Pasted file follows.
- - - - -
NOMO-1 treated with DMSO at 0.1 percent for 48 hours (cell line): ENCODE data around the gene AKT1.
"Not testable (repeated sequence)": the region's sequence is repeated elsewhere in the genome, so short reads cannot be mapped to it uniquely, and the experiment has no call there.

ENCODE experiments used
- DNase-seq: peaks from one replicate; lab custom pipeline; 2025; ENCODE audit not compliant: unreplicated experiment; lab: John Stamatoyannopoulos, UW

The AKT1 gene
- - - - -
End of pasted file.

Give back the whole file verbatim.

NOMO-1 treated with DMSO at 0.1 percent for 48 hours (cell line): ENCODE data around the gene AKT1.
"Not testable (repeated sequence)": the region's sequence is repeated elsewhere in the genome, so short reads cannot be mapped to it uniquely, and the experiment has no call there.

ENCODE experiments used
- DNase-seq: peaks from one replicate; lab custom pipeline; 2025; ENCODE audit not compliant: unreplicated experiment; lab: John Stamatoyannopoulos, UW

The AKT1 gene